Long-term thinking is not foolish at all

Before you make that decision, ask yourself three questions. /123RF Peter Bernik
Before you make that decision, ask yourself three questions. /123RF Peter Bernik

April 1 will be casually termed a fool's day. Each year, several pranks and jokes are made on this day. However, thinking long term is never a foolish approach.

For example, there could be valid reasons for investors to be foolish and bail out of investing. This is an unusually uncertain environment we are currently exposed to. Investors may feel that we have arrived at a place we've never been before.

At a recent leadership summit I attended, I was schooled of a VUCA moment - which refers to a scenario characterised by volatility, uncertainty, complexity and ambiguity. Readers are encouraged to adopt this VUCA concept which is likely to be around for a short to medium term, and even long term.

Readers are furthermore encouraged to adopt the long-term perspective when investing for their medium- to long-term goals. The purpose of this article is to demonstrate that taking this approach will yield more rewards.

Let me demonstrate the benefits of adopting long-term perspectives. I am proposing a 10-10-10 principle, which is a model that can be adopted for any long-term consideration.

So, how does this logic work? Take a decision in your life; any decision. Maybe it's whether to buy that celebrity gossip magazine in the checkout aisle. Maybe it's whether or not to stop and get an order of chicken nuggets or hotwings after work when you're feeling hungry on your way home. Maybe it's something else entirely.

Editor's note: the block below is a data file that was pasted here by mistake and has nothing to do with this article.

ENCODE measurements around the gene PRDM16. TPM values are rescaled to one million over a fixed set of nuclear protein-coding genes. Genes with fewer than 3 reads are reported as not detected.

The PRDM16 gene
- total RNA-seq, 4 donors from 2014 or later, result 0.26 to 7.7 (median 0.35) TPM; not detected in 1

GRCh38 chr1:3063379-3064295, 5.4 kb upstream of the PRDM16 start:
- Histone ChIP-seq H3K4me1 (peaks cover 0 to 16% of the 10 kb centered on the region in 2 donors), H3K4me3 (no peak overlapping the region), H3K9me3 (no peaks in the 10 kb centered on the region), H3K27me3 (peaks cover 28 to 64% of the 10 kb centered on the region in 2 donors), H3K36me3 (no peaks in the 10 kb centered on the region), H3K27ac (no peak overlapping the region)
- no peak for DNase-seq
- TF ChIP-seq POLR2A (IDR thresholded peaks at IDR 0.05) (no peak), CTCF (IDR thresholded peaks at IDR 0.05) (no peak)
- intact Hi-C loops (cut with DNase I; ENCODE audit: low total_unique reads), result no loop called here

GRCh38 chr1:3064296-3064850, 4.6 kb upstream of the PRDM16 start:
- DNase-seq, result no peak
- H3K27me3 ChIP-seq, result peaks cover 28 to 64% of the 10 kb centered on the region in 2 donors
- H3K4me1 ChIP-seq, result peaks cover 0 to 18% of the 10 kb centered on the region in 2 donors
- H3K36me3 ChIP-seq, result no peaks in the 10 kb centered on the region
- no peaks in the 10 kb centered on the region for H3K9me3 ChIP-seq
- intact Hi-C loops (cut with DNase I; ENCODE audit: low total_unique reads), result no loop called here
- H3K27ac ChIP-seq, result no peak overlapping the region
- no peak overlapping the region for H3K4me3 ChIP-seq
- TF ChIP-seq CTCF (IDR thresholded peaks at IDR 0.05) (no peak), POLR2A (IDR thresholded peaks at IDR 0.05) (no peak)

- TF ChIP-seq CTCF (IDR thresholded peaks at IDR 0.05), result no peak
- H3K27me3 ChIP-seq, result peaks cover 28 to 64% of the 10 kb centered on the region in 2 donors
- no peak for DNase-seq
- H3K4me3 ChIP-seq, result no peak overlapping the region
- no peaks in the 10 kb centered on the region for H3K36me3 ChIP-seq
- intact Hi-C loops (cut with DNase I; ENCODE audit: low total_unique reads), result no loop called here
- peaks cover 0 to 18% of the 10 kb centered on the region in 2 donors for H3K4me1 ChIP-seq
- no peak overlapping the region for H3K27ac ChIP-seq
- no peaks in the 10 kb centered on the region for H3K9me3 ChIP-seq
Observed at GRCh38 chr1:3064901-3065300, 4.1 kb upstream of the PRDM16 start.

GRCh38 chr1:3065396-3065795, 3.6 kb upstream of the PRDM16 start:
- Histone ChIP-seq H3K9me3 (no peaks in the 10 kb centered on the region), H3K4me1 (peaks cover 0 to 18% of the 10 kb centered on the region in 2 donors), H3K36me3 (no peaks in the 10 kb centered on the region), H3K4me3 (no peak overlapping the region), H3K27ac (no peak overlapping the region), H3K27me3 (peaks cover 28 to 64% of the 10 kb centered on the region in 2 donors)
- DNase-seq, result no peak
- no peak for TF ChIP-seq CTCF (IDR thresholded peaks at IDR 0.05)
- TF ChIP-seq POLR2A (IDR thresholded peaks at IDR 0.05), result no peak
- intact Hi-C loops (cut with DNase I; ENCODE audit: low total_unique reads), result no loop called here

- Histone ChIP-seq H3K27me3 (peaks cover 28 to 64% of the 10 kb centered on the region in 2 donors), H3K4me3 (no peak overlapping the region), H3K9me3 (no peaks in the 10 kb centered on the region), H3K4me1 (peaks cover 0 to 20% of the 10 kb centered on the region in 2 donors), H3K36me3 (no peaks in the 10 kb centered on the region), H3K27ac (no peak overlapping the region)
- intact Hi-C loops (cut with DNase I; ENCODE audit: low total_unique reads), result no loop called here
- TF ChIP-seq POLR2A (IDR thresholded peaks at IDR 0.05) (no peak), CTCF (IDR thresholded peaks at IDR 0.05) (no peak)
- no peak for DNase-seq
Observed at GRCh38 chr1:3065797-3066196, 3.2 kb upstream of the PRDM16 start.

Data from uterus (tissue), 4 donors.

Before you make that decision, ask yourself three questions:

  •  How will I feel about this 10 minutes from now?
  •  How will I feel about this 10 months from now?
  • How will I feel about this 10 years from now?

The choice that pops out of those questions with the best overall results is the choice you should probably make.

Here's a practical example: Let's say I'm considering buying an iPad and can envision some uses for it, but it costs R9,000. How will I feel about this 10 minutes from now? I'll probably be really excited to have that fresh new iPad under my arm, taking it home to unwrap it and play with it for the first time.

How will I feel about this 10 months from now? This is the tricky part. If I honestly use it a lot, I'll probably be at least somewhat happy with it, but how truly am I likely to be using it on a daily basis? Is it something I'm going to pull out several times a day? Or even once a day? When will it replace my phone usage and my normal computer usage and my kindle usage?

How will I feel about this 10 years from now? I likely won't be using it in 10 years - in fact, it's extremely unlikely. I really doubt that I would trade my experience with that iPad for the R9,000 I paid for it at that point. So, after funnelling the decision through those questions, I'm probably not buying an iPad Pro.

Final Thought:

What you think about any choice 10 years from now is a really, really good way to think about the long-term ramifications of a decision that you're about to make.

If you make most of your choices on instinct, they're not necessarily bad choices, but they're usually geared strongly towards the short term. It is prudent to lean towards decisions that are the best at the 10-year time horizon whenever possible.

- Sekese is a certified financial planner professional and member of the Financial Planning Institute, visit www.fpi.co.za

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